Mark Richtman finished in 4:47:34, slashing the previous M60-69 course record by 20 minutes! He had trained hard, aiming at 4:30, but he got some cramping issues as well as some dehydration due to his water bottle breaking just after Stinson Beach. Without knowing how far behind he was all day, I owe him big time for keeping running hard in Steep Ravine in particular!
Firetrail on-site made pizzas were an absolute post-race delight and drinks were in abundance (yes, including beer, for those who run for that! ;-).
the value of Vespa: I was able to run a strong race just on 3 Gu gels, 2 cups of Coke and mini pieces of banana at mile 19, and 2 bottles of GU2O, or about 500 of calorie intake while Garmin estimates the overall effort at 3,500 calories, or 4,000 calories on Strava (I even doubt this fully takes into account the cumulative elevation but in any case, the Vespa Math still work and shows the energy had to come from some fat, eh eh).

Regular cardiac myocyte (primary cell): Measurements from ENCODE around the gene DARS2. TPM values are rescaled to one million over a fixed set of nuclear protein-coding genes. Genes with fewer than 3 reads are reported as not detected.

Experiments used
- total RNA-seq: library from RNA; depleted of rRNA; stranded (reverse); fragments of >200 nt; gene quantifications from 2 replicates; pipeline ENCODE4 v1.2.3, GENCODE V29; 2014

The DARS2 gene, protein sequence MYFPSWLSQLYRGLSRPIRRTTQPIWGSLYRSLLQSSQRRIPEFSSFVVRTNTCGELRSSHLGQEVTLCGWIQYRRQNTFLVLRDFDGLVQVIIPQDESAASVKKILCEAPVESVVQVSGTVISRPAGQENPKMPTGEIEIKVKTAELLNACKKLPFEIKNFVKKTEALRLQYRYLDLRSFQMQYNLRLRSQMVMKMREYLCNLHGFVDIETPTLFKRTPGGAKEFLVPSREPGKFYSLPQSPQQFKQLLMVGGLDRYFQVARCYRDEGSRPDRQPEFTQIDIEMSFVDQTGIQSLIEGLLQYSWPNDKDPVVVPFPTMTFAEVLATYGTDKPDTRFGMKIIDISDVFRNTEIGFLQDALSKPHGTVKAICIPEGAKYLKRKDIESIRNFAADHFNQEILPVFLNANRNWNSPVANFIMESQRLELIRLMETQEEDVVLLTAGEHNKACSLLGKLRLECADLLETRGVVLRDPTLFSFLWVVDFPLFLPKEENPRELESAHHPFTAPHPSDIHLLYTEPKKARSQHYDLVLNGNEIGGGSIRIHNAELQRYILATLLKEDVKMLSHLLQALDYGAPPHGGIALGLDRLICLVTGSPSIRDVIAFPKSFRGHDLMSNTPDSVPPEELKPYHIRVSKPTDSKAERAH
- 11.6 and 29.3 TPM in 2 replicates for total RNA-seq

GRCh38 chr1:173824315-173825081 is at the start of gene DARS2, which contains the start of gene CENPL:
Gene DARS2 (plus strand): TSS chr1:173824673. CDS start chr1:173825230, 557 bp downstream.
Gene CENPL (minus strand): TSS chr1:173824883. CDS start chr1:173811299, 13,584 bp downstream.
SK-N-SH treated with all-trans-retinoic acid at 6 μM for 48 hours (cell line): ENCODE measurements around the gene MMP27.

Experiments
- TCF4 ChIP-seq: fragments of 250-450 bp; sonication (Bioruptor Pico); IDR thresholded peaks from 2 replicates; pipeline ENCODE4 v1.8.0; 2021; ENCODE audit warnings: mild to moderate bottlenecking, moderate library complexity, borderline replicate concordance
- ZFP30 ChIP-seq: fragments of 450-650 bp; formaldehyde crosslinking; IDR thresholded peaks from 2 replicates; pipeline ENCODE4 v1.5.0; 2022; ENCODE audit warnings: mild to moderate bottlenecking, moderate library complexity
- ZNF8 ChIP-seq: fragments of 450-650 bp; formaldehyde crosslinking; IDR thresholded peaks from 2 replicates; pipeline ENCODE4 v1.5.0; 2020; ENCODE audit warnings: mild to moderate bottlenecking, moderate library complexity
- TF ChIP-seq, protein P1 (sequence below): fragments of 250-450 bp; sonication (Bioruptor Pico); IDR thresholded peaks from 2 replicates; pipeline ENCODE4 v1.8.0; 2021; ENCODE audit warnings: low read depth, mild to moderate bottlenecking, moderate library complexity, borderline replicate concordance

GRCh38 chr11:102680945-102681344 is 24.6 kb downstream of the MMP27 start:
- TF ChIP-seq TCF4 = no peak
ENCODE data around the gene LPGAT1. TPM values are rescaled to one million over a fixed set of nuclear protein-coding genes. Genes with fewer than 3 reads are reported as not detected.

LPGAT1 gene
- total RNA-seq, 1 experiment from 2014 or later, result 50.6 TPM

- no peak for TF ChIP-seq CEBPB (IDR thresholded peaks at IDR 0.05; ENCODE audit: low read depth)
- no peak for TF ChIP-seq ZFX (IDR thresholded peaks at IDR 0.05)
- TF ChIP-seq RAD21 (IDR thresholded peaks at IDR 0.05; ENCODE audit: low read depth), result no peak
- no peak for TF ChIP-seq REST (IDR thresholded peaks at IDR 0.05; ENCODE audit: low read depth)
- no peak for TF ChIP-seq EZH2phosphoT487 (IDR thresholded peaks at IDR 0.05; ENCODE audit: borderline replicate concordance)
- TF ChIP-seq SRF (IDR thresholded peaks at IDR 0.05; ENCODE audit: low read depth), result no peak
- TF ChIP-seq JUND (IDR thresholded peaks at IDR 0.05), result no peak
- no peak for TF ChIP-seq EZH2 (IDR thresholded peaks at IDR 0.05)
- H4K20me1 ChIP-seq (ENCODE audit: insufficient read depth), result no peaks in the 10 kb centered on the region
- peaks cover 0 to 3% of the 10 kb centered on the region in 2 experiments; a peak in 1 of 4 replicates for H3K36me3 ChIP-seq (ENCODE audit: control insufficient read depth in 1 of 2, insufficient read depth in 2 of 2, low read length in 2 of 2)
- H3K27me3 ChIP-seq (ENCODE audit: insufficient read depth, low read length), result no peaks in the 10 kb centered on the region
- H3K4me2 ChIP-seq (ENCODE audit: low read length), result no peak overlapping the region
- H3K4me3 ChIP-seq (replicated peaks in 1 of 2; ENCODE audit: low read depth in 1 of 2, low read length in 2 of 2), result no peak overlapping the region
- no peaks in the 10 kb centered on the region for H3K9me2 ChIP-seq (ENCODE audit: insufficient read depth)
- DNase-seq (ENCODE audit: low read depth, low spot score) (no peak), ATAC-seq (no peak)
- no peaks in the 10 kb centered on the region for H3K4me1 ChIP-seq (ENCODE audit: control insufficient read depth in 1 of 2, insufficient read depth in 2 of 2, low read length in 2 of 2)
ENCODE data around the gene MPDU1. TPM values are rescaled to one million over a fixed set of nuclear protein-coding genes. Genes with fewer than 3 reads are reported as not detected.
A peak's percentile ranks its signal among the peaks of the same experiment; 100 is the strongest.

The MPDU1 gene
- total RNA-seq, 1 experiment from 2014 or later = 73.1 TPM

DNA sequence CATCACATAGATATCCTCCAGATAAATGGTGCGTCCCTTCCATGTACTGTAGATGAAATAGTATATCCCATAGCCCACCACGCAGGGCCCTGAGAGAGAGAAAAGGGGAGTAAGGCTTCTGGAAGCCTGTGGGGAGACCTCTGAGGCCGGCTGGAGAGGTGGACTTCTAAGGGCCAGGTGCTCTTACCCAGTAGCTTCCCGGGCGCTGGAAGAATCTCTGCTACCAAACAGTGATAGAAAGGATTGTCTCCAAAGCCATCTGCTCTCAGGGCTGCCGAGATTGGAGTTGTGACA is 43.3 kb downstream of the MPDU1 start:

We had 7 entrants from our team today and all finished, albeit in different times ranging from Rickey Russell's 4:27 to Kat Powell's 8:11. This allows to score a few points in the Men and Mixed divisions of our Grand Prix (although Excelsior and Tamalpa will likely be ahead of us for this race). Here we are, Keith, Marc, Jim and I, still fresh and dry, before the start:
On the way back we stopped by the San Francisco Running Company to materialize the two gift cards I receive from them, one from winning my age group at Tamalpa, the other at Miwok if I recall. I had seen a few of their employees training on the course in the morning, it was cool to see elite Jorge Marvilla again, in what must be his working attire! ;-) Thank you SFRC for your generosity and support of our local ultra races and community!
register on UltraSignup or visit the Stevens Creek Striders' Club website. And thanks in advance for spreading the word out!
Run Happy on the road or in the woods!